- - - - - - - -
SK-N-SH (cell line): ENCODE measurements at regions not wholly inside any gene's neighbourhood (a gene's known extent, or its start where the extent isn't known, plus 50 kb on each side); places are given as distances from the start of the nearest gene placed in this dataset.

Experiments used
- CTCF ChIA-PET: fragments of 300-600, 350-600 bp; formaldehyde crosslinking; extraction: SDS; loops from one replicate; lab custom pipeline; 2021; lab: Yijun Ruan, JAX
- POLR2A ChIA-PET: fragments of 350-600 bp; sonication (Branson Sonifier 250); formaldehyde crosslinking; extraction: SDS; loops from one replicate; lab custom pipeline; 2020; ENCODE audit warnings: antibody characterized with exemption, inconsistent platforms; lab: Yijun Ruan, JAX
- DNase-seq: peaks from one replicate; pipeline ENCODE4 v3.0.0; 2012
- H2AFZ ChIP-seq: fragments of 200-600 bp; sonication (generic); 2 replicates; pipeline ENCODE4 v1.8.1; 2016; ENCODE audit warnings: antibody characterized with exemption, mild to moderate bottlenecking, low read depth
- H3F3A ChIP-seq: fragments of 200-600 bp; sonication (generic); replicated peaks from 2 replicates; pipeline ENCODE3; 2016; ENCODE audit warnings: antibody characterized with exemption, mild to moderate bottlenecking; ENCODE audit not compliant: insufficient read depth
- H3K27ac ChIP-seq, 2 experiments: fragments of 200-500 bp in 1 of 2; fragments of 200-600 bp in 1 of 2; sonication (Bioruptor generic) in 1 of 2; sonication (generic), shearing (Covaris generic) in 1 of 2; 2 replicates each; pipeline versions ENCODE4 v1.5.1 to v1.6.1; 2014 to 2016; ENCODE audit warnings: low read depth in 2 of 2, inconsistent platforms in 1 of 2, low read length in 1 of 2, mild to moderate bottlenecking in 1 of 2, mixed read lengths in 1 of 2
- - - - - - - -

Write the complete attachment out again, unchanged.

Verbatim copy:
SK-N-SH (cell line): ENCODE measurements at regions not wholly inside any gene's neighbourhood (a gene's known extent, or its start where the extent isn't known, plus 50 kb on each side); places are given as distances from the start of the nearest gene placed in this dataset.

Experiments used
- CTCF ChIA-PET: fragments of 300-600, 350-600 bp; formaldehyde crosslinking; extraction: SDS; loops from one replicate; lab custom pipeline; 2021; lab: Yijun Ruan, JAX
- POLR2A ChIA-PET: fragments of 350-600 bp; sonication (Branson Sonifier 250); formaldehyde crosslinking; extraction: SDS; loops from one replicate; lab custom pipeline; 2020; ENCODE audit warnings: antibody characterized with exemption, inconsistent platforms; lab: Yijun Ruan, JAX
- DNase-seq: peaks from one replicate; pipeline ENCODE4 v3.0.0; 2012
- H2AFZ ChIP-seq: fragments of 200-600 bp; sonication (generic); 2 replicates; pipeline ENCODE4 v1.8.1; 2016; ENCODE audit warnings: antibody characterized with exemption, mild to moderate bottlenecking, low read depth
- H3F3A ChIP-seq: fragments of 200-600 bp; sonication (generic); replicated peaks from 2 replicates; pipeline ENCODE3; 2016; ENCODE audit warnings: antibody characterized with exemption, mild to moderate bottlenecking; ENCODE audit not compliant: insufficient read depth
- H3K27ac ChIP-seq, 2 experiments: fragments of 200-500 bp in 1 of 2; fragments of 200-600 bp in 1 of 2; sonication (Bioruptor generic) in 1 of 2; sonication (generic), shearing (Covaris generic) in 1 of 2; 2 replicates each; pipeline versions ENCODE4 v1.5.1 to v1.6.1; 2014 to 2016; ENCODE audit warnings: low read depth in 2 of 2, inconsistent platforms in 1 of 2, low read length in 1 of 2, mild to moderate bottlenecking in 1 of 2, mixed read lengths in 1 of 2